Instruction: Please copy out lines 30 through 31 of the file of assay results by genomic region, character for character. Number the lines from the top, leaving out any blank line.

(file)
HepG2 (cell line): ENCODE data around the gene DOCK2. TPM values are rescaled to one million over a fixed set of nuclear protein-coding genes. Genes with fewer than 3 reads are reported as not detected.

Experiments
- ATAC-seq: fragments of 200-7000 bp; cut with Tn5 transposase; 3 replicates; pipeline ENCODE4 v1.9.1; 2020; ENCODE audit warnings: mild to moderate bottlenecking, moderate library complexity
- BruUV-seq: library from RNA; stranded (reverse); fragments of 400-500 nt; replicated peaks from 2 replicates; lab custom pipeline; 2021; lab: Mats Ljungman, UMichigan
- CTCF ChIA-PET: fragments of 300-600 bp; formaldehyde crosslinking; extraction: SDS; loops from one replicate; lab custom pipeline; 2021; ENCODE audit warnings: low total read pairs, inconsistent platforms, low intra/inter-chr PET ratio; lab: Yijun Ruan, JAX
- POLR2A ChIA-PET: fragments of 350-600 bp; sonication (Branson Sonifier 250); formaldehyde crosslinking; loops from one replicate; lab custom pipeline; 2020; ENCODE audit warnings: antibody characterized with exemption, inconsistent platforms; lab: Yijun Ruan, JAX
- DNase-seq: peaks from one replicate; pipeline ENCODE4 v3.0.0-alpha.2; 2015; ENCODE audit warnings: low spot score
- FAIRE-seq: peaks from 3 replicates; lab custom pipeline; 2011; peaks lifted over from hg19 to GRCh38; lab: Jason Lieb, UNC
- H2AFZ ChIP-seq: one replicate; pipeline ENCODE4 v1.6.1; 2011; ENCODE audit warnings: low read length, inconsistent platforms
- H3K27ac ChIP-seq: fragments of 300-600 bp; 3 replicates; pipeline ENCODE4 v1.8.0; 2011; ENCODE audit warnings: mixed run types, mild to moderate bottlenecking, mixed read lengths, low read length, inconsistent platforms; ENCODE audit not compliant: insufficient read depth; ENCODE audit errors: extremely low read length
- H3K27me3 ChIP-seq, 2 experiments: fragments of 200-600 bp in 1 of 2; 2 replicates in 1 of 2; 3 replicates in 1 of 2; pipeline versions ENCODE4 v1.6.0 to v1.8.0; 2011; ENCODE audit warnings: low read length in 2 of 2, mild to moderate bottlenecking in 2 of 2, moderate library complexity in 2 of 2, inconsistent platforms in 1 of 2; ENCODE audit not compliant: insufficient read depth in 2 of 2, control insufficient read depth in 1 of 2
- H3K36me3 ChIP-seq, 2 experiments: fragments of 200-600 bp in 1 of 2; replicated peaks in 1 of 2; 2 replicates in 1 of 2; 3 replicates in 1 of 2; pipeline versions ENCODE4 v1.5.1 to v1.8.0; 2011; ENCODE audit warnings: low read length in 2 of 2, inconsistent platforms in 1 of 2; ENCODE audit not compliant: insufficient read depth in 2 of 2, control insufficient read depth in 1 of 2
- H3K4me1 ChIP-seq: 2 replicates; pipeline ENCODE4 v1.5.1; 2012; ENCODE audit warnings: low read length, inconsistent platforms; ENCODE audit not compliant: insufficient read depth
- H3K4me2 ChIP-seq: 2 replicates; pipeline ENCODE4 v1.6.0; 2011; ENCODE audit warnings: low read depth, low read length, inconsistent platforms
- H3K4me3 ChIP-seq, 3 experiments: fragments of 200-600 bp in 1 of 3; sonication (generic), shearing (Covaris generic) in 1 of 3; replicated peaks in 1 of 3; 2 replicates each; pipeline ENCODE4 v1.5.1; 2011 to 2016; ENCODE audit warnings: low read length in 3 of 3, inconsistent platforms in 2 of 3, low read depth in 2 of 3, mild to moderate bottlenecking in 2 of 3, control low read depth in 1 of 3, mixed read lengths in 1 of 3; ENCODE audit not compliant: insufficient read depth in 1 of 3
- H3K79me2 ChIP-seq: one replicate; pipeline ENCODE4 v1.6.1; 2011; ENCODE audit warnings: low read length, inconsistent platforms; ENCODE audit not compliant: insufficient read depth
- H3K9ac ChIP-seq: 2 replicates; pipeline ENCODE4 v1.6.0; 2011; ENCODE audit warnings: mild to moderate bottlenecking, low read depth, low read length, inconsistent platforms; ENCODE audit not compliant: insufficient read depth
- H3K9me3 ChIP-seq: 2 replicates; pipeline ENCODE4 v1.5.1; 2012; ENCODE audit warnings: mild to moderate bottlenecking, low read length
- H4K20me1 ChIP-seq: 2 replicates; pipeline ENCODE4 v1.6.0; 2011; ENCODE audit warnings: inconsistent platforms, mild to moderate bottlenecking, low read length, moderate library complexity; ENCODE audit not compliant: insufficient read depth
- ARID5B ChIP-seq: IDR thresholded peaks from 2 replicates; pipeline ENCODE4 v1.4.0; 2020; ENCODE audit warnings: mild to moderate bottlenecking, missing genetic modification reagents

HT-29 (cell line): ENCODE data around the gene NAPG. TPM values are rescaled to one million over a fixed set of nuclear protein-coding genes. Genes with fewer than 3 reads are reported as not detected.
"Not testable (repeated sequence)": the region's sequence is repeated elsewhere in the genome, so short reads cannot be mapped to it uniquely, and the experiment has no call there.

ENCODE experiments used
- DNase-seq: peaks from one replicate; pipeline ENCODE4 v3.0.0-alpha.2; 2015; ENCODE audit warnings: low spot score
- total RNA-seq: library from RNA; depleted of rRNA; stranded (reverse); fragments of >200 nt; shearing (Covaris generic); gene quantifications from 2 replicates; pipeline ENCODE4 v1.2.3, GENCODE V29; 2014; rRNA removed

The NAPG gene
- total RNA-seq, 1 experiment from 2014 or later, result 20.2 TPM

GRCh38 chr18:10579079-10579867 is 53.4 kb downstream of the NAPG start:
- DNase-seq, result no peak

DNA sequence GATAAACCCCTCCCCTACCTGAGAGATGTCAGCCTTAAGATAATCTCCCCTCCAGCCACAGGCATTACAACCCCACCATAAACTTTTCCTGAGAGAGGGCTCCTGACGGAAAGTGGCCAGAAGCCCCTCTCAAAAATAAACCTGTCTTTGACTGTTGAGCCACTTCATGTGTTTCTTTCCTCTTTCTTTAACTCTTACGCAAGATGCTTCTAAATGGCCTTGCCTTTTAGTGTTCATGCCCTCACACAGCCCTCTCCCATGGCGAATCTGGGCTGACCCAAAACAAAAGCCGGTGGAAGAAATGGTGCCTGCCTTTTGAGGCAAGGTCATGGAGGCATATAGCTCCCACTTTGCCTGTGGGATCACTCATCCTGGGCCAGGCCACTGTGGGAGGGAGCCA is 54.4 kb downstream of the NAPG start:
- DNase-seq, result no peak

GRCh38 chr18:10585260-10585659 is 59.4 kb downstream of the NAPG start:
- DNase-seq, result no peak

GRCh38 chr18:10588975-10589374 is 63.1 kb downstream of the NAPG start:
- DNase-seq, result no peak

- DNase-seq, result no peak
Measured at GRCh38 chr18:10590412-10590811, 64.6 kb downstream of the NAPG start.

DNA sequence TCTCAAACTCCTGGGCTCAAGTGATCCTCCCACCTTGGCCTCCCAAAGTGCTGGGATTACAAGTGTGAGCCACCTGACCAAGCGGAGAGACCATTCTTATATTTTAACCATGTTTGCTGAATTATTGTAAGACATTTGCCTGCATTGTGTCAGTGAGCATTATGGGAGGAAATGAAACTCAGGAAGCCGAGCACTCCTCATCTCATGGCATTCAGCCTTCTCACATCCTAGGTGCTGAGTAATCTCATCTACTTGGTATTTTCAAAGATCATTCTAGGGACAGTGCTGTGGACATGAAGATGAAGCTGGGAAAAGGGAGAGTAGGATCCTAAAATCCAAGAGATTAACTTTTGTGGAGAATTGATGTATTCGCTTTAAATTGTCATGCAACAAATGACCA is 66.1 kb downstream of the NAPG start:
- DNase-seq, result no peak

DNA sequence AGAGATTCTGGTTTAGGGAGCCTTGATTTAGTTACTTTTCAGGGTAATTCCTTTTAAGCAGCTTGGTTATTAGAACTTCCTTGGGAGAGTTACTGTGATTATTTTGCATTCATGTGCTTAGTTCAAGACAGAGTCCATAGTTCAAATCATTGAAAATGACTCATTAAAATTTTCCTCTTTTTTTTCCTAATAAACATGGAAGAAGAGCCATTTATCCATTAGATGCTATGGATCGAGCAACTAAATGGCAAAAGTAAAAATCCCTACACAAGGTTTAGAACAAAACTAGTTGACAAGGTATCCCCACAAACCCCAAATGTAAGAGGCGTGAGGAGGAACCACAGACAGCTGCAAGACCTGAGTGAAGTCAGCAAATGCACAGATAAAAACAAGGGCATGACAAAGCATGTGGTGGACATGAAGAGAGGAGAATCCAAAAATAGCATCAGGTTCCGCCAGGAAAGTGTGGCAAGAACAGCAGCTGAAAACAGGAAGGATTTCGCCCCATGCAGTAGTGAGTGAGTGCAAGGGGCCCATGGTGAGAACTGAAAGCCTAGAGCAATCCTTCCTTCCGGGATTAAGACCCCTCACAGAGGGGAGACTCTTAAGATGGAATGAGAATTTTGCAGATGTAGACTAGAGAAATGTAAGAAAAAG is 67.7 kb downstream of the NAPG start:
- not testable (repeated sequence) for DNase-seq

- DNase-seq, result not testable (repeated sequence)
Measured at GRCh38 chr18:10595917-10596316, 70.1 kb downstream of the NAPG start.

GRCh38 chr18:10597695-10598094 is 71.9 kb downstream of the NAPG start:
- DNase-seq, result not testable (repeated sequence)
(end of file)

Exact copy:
DNA sequence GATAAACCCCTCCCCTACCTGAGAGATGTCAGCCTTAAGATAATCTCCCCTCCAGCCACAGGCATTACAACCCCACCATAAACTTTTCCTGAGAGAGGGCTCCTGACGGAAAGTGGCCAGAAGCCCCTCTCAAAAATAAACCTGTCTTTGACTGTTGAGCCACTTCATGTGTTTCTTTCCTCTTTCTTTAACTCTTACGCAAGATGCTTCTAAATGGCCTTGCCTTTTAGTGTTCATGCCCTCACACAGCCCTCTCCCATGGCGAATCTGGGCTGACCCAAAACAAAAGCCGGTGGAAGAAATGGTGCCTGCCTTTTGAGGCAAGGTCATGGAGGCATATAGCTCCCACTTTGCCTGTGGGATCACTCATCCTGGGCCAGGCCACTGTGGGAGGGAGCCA is 54.4 kb downstream of the NAPG start:
- DNase-seq, result no peak